Back when I was a nipper, British Rail used to run a fair few trains during the wee hours of the night. The night mails and the newspaper trains. Back in the days of yore some of these had passenger accommodation tacked on so that you could, if you wished, get an inter-city service well after the pubs had shut (not that that was a major factor for a nipper, especially as I'm tea-total).
These train services have long since disappeared. The newspaper trains were the first to go as production of newspapers was decentralised and so large volumes of paper didn't need to be shifted from London to the provinces. The mail trains became dedicated services with no passenger stock added, and then the mail trains themselves passed into history, replaced by yet more lorries trundling along the motorways and trunk roads of Britain. We've still got a rump of the old sleeper services, which I used a couple of years ago to get up to Scotland for a holiday with my girlfriend, but they're more the exception than the rule now, and may soon be no more when ScotRail's franchise is renewed in 2014.
So you're probably asking now why Jim'll is wittering on about the overnight trains of yesteryear? Well, bear with me!
I've been considering transport energy use (for which there's another one of my long, dull, full-of-numbers blog posts brewing!) and I've just been watching Robert Llewelyn's Fully Charged episode on the National Grid control centre. With oil prices constantly on the rise, looking at alternative transport options such as electric vehicles is a sensible thing to be doing now.
During Robert's show, the National Grid control chap said that power generation would be more efficient if the overnight "bath tub" lull in electricity demand could be "filled up". In other words it would be more efficient to generate a bit less energy during the day, if we could use more at night to offset the daytime reduction. In the Fully Charged show they were talking about the charging of electric vehicles over night, which the National Grid controller said might eventually consume about a gigawatt overnight, which would help fill the bath tub up slightly, but when the national peak energy use is between 40-60GW, there's quite a bit more capacity to use up.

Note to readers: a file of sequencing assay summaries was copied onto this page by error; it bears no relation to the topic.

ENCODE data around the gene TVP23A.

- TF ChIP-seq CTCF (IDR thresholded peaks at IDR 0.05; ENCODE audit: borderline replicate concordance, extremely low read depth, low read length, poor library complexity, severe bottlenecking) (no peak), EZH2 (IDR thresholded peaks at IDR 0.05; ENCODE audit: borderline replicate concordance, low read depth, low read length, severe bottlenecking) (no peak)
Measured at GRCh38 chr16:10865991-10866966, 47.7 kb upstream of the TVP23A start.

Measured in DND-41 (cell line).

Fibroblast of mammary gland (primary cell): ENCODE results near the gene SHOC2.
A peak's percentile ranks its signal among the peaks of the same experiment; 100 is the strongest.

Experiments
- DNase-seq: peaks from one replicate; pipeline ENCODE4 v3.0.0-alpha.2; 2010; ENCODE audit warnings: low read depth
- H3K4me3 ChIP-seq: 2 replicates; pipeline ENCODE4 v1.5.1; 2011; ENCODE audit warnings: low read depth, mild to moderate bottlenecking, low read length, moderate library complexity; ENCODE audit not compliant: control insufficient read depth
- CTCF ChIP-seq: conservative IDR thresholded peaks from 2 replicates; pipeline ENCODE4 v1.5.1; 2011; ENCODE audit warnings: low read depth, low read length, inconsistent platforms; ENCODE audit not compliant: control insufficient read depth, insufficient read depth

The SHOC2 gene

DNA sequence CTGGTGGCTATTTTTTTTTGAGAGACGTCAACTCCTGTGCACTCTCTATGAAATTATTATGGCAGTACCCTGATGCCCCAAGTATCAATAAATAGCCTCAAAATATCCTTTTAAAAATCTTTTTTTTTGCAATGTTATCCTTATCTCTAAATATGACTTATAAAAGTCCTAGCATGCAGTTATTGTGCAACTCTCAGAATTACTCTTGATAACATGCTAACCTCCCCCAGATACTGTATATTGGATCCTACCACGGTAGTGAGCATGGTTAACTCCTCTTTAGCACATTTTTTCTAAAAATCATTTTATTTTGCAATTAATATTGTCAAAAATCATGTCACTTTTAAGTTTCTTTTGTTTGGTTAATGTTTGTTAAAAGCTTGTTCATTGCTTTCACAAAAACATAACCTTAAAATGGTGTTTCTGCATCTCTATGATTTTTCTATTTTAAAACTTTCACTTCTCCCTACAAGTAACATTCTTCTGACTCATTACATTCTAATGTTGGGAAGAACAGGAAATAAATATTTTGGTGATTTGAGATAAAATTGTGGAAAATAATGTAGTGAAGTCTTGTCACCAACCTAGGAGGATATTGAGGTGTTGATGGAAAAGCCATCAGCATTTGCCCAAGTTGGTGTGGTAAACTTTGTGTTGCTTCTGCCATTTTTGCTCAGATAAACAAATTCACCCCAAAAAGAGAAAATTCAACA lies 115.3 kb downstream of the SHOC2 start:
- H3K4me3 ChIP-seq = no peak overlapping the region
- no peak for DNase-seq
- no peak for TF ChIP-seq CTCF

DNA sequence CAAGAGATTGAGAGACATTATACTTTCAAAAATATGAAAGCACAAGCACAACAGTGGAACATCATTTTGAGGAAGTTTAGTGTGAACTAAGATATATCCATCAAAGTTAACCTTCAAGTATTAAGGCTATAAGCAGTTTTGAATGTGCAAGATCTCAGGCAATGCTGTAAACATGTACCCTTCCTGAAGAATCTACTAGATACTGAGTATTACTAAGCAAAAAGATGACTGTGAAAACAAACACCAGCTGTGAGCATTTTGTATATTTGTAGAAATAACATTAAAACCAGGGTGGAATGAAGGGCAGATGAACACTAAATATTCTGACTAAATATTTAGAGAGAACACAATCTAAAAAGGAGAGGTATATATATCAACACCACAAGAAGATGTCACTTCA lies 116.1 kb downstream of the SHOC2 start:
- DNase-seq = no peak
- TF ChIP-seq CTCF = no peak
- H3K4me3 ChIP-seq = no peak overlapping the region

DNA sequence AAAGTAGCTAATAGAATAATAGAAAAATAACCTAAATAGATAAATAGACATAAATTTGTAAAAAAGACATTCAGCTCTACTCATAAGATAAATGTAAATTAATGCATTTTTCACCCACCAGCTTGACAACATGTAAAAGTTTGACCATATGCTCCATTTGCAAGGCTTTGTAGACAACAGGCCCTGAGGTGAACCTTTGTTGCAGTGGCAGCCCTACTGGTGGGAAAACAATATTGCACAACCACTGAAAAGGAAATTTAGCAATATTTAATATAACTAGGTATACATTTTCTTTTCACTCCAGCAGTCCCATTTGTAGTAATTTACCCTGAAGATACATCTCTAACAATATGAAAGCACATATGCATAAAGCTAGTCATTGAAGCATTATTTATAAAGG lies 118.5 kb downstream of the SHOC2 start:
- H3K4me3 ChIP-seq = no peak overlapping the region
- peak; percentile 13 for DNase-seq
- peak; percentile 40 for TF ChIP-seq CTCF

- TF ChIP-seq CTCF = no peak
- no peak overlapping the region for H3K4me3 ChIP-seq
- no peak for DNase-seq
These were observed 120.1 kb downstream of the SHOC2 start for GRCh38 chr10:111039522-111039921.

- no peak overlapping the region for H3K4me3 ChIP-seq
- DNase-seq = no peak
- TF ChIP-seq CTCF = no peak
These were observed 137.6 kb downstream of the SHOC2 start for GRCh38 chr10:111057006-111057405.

So we obviously need to think of more things that could be run overnight using the cheaper off peak electricity. There's plenty of options of course - dish washers, washing machines, etc in the home, lots of industrial processes could be run 24/7, and we could use cheap overnight power for hydrogen cracking or even synthesising liquid hydro-carbon fuels from air and water.
Now what about those overnight trains? A single electric express train uses several megawatts to get up to speed and there are plans afoot to get more the UK rail network electrified (for example Loughborough's MP recently debated the electrification of the Midland Mainline in Parliament). The rail network is also increasingly popular and thus increasingly over crowded. Even during the day and weekend intercity services are often standing room only - its not just the peak hours services. There are more expensive infrastructure projects intended to help with that by laying extra tracks or building new lines - High Speed 2 being an example - but we need to make better use of the infrastructure we've already got as well.
So what if we tried to move some people around the country using cheap overnight power using electric rail traction? If the tickets prices were suitably attractive there's probably quite a few people who would want to take advantage of such trains. The current sleeper services definitely aren't cheap (though often cheaper than the train plus a hotel at the far end, plus quite convenient), but there's always folk on the bargain basement cross country road coaches, so there's probably a market there. The ticket prices would need to cover the electricity costs (which are cheaper overnight remember), the staff to run the service and the service's share of track and station maintenance costs. The Train Operating Companies can already sell some tickets on less popular services at knock down prices, so we might well be looking at similar prices for a "Witching Hour" overnight ticket.
If we want a modal shift in transportation in a world where oil is getting increasingly expensive maybe the rail companies should get together with the National Grid and see if there's a way they can help move people around more efficiently. Efficient use of rail infrastructure coupled with efficient use of power generation and distribution infrastructure seems to be a good idea to me, especially if it means being able to get back from a gig in London in the wee hours!